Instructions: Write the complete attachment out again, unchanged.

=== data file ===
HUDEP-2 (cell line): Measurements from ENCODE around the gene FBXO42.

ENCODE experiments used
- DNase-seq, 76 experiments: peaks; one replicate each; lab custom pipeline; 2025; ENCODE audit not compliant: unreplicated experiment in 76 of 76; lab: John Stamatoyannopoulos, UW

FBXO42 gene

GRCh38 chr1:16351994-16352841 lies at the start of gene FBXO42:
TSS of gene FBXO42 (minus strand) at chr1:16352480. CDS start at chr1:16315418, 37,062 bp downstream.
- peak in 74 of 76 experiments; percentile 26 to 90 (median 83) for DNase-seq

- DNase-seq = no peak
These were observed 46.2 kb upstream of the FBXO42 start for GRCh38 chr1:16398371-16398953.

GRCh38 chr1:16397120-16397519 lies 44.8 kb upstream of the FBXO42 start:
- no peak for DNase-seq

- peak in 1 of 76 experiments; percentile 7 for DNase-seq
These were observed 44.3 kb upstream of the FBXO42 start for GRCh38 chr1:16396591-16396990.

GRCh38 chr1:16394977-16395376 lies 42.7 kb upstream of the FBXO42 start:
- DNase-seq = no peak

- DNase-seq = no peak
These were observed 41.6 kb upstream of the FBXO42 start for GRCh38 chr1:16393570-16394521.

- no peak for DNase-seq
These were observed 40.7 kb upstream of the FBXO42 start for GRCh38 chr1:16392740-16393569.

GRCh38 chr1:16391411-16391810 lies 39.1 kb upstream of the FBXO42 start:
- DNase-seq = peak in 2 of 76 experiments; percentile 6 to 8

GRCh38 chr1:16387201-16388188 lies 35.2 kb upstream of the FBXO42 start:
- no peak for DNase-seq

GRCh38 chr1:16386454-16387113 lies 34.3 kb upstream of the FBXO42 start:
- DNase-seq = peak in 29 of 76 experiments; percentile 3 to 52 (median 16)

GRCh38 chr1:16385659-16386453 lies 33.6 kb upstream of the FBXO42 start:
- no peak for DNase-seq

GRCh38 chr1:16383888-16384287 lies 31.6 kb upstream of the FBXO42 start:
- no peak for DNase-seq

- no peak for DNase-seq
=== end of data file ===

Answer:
HUDEP-2 (cell line): Measurements from ENCODE around the gene FBXO42.

ENCODE experiments used
- DNase-seq, 76 experiments: peaks; one replicate each; lab custom pipeline; 2025; ENCODE audit not compliant: unreplicated experiment in 76 of 76; lab: John Stamatoyannopoulos, UW

FBXO42 gene

GRCh38 chr1:16351994-16352841 lies at the start of gene FBXO42:
TSS of gene FBXO42 (minus strand) at chr1:16352480. CDS start at chr1:16315418, 37,062 bp downstream.
- peak in 74 of 76 experiments; percentile 26 to 90 (median 83) for DNase-seq

- DNase-seq = no peak
These were observed 46.2 kb upstream of the FBXO42 start for GRCh38 chr1:16398371-16398953.

GRCh38 chr1:16397120-16397519 lies 44.8 kb upstream of the FBXO42 start:
- no peak for DNase-seq

- peak in 1 of 76 experiments; percentile 7 for DNase-seq
These were observed 44.3 kb upstream of the FBXO42 start for GRCh38 chr1:16396591-16396990.

GRCh38 chr1:16394977-16395376 lies 42.7 kb upstream of the FBXO42 start:
- DNase-seq = no peak

- DNase-seq = no peak
These were observed 41.6 kb upstream of the FBXO42 start for GRCh38 chr1:16393570-16394521.

- no peak for DNase-seq
These were observed 40.7 kb upstream of the FBXO42 start for GRCh38 chr1:16392740-16393569.

GRCh38 chr1:16391411-16391810 lies 39.1 kb upstream of the FBXO42 start:
- DNase-seq = peak in 2 of 76 experiments; percentile 6 to 8

GRCh38 chr1:16387201-16388188 lies 35.2 kb upstream of the FBXO42 start:
- no peak for DNase-seq

GRCh38 chr1:16386454-16387113 lies 34.3 kb upstream of the FBXO42 start:
- DNase-seq = peak in 29 of 76 experiments; percentile 3 to 52 (median 16)

GRCh38 chr1:16385659-16386453 lies 33.6 kb upstream of the FBXO42 start:
- no peak for DNase-seq

GRCh38 chr1:16383888-16384287 lies 31.6 kb upstream of the FBXO42 start:
- no peak for DNase-seq

- no peak for DNase-seq